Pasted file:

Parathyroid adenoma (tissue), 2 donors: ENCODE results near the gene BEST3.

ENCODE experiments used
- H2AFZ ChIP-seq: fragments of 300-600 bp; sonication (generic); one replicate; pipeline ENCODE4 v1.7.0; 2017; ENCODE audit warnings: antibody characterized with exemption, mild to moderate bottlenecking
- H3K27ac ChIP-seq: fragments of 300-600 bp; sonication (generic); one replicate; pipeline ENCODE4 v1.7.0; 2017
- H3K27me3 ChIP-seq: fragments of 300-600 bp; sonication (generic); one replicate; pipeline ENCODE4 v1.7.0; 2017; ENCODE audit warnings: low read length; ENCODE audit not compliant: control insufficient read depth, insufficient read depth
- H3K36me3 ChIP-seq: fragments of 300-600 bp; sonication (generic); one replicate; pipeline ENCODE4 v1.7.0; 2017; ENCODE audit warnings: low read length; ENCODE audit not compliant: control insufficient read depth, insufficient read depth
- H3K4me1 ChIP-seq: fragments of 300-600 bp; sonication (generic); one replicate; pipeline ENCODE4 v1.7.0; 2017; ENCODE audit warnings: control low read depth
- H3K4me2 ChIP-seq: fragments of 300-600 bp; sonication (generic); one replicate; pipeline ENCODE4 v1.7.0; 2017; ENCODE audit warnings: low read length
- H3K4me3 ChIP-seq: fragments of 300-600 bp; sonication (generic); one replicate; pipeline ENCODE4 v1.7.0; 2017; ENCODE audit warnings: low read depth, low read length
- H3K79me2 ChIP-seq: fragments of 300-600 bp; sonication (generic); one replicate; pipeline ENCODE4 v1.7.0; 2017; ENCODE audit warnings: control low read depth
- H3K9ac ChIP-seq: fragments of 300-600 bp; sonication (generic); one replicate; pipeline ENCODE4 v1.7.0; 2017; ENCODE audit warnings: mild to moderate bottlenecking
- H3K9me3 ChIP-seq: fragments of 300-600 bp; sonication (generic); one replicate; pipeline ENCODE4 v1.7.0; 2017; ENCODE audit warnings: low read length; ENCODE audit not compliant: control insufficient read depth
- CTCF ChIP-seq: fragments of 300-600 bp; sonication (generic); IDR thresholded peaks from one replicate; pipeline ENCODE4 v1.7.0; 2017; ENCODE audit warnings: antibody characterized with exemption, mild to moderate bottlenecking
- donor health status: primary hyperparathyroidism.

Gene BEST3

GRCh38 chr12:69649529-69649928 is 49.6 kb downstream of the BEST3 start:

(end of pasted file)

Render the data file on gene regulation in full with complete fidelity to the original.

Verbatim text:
Parathyroid adenoma (tissue), 2 donors: ENCODE results near the gene BEST3.

ENCODE experiments used
- H2AFZ ChIP-seq: fragments of 300-600 bp; sonication (generic); one replicate; pipeline ENCODE4 v1.7.0; 2017; ENCODE audit warnings: antibody characterized with exemption, mild to moderate bottlenecking
- H3K27ac ChIP-seq: fragments of 300-600 bp; sonication (generic); one replicate; pipeline ENCODE4 v1.7.0; 2017
- H3K27me3 ChIP-seq: fragments of 300-600 bp; sonication (generic); one replicate; pipeline ENCODE4 v1.7.0; 2017; ENCODE audit warnings: low read length; ENCODE audit not compliant: control insufficient read depth, insufficient read depth
- H3K36me3 ChIP-seq: fragments of 300-600 bp; sonication (generic); one replicate; pipeline ENCODE4 v1.7.0; 2017; ENCODE audit warnings: low read length; ENCODE audit not compliant: control insufficient read depth, insufficient read depth
- H3K4me1 ChIP-seq: fragments of 300-600 bp; sonication (generic); one replicate; pipeline ENCODE4 v1.7.0; 2017; ENCODE audit warnings: control low read depth
- H3K4me2 ChIP-seq: fragments of 300-600 bp; sonication (generic); one replicate; pipeline ENCODE4 v1.7.0; 2017; ENCODE audit warnings: low read length
- H3K4me3 ChIP-seq: fragments of 300-600 bp; sonication (generic); one replicate; pipeline ENCODE4 v1.7.0; 2017; ENCODE audit warnings: low read depth, low read length
- H3K79me2 ChIP-seq: fragments of 300-600 bp; sonication (generic); one replicate; pipeline ENCODE4 v1.7.0; 2017; ENCODE audit warnings: control low read depth
- H3K9ac ChIP-seq: fragments of 300-600 bp; sonication (generic); one replicate; pipeline ENCODE4 v1.7.0; 2017; ENCODE audit warnings: mild to moderate bottlenecking
- H3K9me3 ChIP-seq: fragments of 300-600 bp; sonication (generic); one replicate; pipeline ENCODE4 v1.7.0; 2017; ENCODE audit warnings: low read length; ENCODE audit not compliant: control insufficient read depth
- CTCF ChIP-seq: fragments of 300-600 bp; sonication (generic); IDR thresholded peaks from one replicate; pipeline ENCODE4 v1.7.0; 2017; ENCODE audit warnings: antibody characterized with exemption, mild to moderate bottlenecking
- donor health status: primary hyperparathyroidism.

Gene BEST3

GRCh38 chr12:69649529-69649928 is 49.6 kb downstream of the BEST3 start: